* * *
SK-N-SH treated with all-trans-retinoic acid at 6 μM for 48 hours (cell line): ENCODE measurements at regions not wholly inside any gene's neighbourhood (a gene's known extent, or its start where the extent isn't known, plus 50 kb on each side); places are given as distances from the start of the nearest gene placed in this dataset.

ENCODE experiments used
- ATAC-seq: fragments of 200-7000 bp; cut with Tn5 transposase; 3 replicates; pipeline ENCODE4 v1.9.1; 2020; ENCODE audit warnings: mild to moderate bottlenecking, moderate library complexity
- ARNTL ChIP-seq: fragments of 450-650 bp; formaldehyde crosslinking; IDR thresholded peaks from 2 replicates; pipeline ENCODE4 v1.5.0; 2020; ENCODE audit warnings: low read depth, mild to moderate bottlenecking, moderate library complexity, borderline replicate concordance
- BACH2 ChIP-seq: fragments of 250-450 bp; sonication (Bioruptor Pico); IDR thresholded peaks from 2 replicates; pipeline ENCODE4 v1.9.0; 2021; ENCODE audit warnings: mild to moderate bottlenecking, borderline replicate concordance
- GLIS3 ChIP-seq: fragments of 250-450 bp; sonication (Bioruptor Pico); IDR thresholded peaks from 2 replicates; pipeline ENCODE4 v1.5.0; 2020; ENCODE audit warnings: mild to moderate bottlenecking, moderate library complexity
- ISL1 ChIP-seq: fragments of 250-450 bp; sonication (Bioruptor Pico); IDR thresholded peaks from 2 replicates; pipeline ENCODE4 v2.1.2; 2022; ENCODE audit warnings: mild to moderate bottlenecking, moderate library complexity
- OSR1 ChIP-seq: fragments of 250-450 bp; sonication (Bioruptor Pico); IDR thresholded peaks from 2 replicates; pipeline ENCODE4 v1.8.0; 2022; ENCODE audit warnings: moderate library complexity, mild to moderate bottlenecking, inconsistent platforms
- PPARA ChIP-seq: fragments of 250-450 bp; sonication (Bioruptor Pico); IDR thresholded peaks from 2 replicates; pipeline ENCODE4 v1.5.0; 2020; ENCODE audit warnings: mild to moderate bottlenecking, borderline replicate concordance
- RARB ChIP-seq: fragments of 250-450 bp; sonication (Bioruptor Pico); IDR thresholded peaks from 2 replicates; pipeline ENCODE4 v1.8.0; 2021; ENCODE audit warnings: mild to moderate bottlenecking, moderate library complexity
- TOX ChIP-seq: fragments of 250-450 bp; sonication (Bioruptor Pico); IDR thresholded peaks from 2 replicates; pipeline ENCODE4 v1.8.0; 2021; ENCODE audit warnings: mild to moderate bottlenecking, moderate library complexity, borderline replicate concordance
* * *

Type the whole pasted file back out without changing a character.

SK-N-SH treated with all-trans-retinoic acid at 6 μM for 48 hours (cell line): ENCODE measurements at regions not wholly inside any gene's neighbourhood (a gene's known extent, or its start where the extent isn't known, plus 50 kb on each side); places are given as distances from the start of the nearest gene placed in this dataset.

ENCODE experiments used
- ATAC-seq: fragments of 200-7000 bp; cut with Tn5 transposase; 3 replicates; pipeline ENCODE4 v1.9.1; 2020; ENCODE audit warnings: mild to moderate bottlenecking, moderate library complexity
- ARNTL ChIP-seq: fragments of 450-650 bp; formaldehyde crosslinking; IDR thresholded peaks from 2 replicates; pipeline ENCODE4 v1.5.0; 2020; ENCODE audit warnings: low read depth, mild to moderate bottlenecking, moderate library complexity, borderline replicate concordance
- BACH2 ChIP-seq: fragments of 250-450 bp; sonication (Bioruptor Pico); IDR thresholded peaks from 2 replicates; pipeline ENCODE4 v1.9.0; 2021; ENCODE audit warnings: mild to moderate bottlenecking, borderline replicate concordance
- GLIS3 ChIP-seq: fragments of 250-450 bp; sonication (Bioruptor Pico); IDR thresholded peaks from 2 replicates; pipeline ENCODE4 v1.5.0; 2020; ENCODE audit warnings: mild to moderate bottlenecking, moderate library complexity
- ISL1 ChIP-seq: fragments of 250-450 bp; sonication (Bioruptor Pico); IDR thresholded peaks from 2 replicates; pipeline ENCODE4 v2.1.2; 2022; ENCODE audit warnings: mild to moderate bottlenecking, moderate library complexity
- OSR1 ChIP-seq: fragments of 250-450 bp; sonication (Bioruptor Pico); IDR thresholded peaks from 2 replicates; pipeline ENCODE4 v1.8.0; 2022; ENCODE audit warnings: moderate library complexity, mild to moderate bottlenecking, inconsistent platforms
- PPARA ChIP-seq: fragments of 250-450 bp; sonication (Bioruptor Pico); IDR thresholded peaks from 2 replicates; pipeline ENCODE4 v1.5.0; 2020; ENCODE audit warnings: mild to moderate bottlenecking, borderline replicate concordance
- RARB ChIP-seq: fragments of 250-450 bp; sonication (Bioruptor Pico); IDR thresholded peaks from 2 replicates; pipeline ENCODE4 v1.8.0; 2021; ENCODE audit warnings: mild to moderate bottlenecking, moderate library complexity
- TOX ChIP-seq: fragments of 250-450 bp; sonication (Bioruptor Pico); IDR thresholded peaks from 2 replicates; pipeline ENCODE4 v1.8.0; 2021; ENCODE audit warnings: mild to moderate bottlenecking, moderate library complexity, borderline replicate concordance